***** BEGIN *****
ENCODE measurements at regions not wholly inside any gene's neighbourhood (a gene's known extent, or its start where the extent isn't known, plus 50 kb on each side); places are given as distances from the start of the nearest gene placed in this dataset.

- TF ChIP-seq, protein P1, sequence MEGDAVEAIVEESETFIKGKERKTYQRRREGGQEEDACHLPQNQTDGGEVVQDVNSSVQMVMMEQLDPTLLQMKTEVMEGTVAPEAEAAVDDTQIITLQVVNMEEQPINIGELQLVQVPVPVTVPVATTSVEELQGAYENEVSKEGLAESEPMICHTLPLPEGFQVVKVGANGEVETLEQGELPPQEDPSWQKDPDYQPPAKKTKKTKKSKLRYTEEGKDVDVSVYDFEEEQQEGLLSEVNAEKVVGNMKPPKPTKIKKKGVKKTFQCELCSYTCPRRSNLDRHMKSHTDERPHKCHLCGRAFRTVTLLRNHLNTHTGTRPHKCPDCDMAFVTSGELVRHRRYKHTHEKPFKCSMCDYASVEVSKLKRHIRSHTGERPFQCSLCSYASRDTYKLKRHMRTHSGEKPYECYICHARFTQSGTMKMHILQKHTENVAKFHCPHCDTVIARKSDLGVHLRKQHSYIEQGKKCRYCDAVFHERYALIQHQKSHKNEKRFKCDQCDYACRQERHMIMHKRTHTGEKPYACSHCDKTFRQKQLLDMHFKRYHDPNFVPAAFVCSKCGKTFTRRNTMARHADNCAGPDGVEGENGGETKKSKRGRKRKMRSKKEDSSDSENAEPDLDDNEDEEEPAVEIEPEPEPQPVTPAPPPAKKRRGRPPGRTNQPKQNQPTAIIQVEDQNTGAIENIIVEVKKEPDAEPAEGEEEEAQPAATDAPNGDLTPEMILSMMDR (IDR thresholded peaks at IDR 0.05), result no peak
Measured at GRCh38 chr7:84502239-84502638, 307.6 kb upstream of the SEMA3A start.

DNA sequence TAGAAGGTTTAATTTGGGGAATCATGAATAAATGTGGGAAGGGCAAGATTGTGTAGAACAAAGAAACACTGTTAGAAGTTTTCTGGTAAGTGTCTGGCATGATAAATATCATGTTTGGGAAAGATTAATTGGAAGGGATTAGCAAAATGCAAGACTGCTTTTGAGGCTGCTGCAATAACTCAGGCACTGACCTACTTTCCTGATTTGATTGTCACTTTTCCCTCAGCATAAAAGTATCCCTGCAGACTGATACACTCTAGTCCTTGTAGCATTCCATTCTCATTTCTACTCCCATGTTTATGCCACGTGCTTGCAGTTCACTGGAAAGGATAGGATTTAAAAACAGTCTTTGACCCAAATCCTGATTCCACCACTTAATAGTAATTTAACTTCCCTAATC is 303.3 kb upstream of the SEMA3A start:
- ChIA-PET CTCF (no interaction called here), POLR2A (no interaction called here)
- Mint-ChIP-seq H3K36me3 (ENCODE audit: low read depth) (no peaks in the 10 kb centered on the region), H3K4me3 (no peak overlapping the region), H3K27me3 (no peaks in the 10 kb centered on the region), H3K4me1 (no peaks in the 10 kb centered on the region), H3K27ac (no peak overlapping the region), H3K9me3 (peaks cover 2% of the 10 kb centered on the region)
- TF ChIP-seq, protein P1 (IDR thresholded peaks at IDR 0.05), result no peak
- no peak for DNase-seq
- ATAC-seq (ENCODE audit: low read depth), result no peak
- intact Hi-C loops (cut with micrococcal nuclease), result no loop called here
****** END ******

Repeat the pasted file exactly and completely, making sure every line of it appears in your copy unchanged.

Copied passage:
ENCODE measurements at regions not wholly inside any gene's neighbourhood (a gene's known extent, or its start where the extent isn't known, plus 50 kb on each side); places are given as distances from the start of the nearest gene placed in this dataset.

- TF ChIP-seq, protein P1, sequence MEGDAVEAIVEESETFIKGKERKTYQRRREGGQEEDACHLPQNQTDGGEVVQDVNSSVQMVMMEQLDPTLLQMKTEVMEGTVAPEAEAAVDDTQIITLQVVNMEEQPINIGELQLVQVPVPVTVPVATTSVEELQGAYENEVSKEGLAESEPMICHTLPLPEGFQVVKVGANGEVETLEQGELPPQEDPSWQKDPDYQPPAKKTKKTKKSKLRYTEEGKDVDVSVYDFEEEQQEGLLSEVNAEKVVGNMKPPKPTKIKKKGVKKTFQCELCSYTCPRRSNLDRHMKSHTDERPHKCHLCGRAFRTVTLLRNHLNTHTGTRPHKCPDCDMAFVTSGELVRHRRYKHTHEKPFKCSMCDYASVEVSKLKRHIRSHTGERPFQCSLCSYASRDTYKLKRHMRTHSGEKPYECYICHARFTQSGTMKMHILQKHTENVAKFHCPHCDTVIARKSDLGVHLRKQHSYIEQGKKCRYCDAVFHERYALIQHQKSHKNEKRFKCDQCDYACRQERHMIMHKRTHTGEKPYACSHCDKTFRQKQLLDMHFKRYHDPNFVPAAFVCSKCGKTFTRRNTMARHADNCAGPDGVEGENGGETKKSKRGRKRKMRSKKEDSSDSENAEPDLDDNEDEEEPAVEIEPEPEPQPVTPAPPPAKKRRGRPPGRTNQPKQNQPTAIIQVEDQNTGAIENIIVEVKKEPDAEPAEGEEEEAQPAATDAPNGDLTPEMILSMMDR (IDR thresholded peaks at IDR 0.05), result no peak
Measured at GRCh38 chr7:84502239-84502638, 307.6 kb upstream of the SEMA3A start.

DNA sequence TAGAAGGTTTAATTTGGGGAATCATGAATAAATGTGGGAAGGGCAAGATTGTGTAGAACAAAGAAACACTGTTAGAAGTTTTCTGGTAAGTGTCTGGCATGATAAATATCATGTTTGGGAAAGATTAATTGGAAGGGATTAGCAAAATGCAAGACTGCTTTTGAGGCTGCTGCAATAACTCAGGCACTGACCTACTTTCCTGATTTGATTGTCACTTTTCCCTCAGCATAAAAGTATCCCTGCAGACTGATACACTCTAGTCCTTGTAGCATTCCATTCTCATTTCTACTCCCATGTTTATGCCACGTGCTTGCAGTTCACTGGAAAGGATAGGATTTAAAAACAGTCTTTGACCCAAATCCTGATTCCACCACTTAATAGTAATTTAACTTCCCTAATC is 303.3 kb upstream of the SEMA3A start:
- ChIA-PET CTCF (no interaction called here), POLR2A (no interaction called here)
- Mint-ChIP-seq H3K36me3 (ENCODE audit: low read depth) (no peaks in the 10 kb centered on the region), H3K4me3 (no peak overlapping the region), H3K27me3 (no peaks in the 10 kb centered on the region), H3K4me1 (no peaks in the 10 kb centered on the region), H3K27ac (no peak overlapping the region), H3K9me3 (peaks cover 2% of the 10 kb centered on the region)
- TF ChIP-seq, protein P1 (IDR thresholded peaks at IDR 0.05), result no peak
- no peak for DNase-seq
- ATAC-seq (ENCODE audit: low read depth), result no peak
- intact Hi-C loops (cut with micrococcal nuclease), result no loop called here